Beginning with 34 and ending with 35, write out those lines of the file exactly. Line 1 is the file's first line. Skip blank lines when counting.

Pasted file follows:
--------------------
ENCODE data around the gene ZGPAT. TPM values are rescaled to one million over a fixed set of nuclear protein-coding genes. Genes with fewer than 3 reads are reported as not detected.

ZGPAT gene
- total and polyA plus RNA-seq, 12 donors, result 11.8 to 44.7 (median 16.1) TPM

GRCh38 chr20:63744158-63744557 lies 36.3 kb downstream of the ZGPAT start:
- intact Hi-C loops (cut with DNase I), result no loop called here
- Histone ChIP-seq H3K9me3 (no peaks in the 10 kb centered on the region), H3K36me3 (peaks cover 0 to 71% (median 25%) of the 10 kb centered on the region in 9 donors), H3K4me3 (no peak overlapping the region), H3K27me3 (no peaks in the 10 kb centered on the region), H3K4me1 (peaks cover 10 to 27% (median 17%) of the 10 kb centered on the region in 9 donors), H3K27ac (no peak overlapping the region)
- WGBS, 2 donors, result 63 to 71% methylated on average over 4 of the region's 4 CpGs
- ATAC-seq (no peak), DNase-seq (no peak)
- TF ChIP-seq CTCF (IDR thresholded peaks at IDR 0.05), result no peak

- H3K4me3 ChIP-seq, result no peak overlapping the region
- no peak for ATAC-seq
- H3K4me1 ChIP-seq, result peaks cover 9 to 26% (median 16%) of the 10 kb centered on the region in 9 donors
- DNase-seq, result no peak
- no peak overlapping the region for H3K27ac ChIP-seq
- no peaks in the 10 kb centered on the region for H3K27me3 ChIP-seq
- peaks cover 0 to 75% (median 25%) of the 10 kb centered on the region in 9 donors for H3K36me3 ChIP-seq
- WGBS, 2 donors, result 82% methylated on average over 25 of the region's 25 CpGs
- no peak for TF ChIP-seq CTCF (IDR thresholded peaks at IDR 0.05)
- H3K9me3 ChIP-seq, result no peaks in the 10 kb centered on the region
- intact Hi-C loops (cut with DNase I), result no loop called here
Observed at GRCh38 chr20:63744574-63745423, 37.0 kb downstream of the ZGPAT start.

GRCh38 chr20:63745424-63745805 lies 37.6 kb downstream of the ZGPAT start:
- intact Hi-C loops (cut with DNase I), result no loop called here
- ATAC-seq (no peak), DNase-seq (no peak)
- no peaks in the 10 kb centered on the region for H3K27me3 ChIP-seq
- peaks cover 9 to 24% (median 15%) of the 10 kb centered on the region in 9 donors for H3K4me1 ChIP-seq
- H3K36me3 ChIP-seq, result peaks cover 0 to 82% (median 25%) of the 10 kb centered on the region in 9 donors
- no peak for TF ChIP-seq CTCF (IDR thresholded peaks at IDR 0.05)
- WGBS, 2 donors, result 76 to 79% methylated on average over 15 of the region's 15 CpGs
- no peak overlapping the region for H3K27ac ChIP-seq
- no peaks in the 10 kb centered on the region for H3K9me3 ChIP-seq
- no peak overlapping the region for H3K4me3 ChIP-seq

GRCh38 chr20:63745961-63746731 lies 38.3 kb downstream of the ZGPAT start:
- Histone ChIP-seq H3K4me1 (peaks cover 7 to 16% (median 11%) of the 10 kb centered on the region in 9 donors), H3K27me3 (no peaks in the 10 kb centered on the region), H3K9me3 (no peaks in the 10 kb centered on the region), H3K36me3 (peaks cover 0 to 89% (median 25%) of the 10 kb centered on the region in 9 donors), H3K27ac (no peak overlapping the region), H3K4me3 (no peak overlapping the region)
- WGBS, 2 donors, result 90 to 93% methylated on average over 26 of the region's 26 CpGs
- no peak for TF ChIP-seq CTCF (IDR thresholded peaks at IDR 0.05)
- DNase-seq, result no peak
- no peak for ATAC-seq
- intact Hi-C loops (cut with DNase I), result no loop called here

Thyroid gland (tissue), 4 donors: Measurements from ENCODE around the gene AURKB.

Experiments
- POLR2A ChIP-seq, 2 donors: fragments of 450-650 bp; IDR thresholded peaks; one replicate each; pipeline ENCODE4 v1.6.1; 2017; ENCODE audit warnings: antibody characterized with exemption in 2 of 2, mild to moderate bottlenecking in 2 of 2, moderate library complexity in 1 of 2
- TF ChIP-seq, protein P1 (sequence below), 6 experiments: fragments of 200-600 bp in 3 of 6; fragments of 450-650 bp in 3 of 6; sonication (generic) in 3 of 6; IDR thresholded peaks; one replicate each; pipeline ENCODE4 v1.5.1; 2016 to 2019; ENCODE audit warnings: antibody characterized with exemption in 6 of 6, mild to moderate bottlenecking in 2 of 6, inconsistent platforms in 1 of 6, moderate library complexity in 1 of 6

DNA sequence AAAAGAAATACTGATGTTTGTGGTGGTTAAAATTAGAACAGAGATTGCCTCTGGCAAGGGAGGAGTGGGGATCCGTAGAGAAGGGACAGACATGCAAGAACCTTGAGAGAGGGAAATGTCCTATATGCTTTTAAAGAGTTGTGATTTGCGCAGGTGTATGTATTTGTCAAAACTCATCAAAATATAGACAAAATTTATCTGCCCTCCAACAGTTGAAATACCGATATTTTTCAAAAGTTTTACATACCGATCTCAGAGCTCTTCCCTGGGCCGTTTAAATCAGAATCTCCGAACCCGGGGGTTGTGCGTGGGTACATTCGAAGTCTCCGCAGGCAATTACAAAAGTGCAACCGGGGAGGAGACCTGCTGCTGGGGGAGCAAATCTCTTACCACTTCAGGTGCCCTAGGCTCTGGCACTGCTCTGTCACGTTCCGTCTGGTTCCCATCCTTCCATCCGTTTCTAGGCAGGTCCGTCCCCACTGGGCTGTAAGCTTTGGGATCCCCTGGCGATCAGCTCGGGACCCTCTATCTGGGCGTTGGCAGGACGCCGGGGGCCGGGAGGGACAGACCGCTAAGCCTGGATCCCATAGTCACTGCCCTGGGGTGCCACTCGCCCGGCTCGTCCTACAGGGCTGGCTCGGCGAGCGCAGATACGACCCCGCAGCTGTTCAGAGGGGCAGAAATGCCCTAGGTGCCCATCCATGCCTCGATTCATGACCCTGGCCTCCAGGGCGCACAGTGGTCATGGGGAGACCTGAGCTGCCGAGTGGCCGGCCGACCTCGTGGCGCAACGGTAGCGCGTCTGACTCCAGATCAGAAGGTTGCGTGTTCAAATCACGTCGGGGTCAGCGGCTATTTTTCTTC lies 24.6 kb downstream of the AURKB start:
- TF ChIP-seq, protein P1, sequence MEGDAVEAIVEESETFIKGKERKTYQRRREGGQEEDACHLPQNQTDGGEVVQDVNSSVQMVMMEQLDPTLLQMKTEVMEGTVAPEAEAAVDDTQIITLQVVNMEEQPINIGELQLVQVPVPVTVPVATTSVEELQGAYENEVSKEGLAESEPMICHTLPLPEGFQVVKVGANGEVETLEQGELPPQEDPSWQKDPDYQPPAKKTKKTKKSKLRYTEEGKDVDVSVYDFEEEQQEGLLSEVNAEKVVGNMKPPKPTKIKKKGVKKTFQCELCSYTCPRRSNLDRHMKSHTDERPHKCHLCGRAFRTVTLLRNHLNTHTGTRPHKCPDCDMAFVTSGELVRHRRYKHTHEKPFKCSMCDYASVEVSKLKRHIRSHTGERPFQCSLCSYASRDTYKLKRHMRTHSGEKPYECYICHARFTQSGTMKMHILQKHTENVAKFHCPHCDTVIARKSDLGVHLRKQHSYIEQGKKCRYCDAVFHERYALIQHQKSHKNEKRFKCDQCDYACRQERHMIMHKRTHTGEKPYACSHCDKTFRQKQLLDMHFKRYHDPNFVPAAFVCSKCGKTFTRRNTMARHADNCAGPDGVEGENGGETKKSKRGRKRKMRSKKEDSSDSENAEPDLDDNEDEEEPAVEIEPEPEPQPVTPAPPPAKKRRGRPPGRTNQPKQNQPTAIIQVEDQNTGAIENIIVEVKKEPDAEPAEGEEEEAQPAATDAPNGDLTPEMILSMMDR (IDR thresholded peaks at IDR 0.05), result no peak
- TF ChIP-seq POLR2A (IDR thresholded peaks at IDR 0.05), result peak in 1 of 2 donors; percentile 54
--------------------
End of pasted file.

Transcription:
- Histone ChIP-seq H3K4me1 (peaks cover 7 to 16% (median 11%) of the 10 kb centered on the region in 9 donors), H3K27me3 (no peaks in the 10 kb centered on the region), H3K9me3 (no peaks in the 10 kb centered on the region), H3K36me3 (peaks cover 0 to 89% (median 25%) of the 10 kb centered on the region in 9 donors), H3K27ac (no peak overlapping the region), H3K4me3 (no peak overlapping the region)
- WGBS, 2 donors, result 90 to 93% methylated on average over 26 of the region's 26 CpGs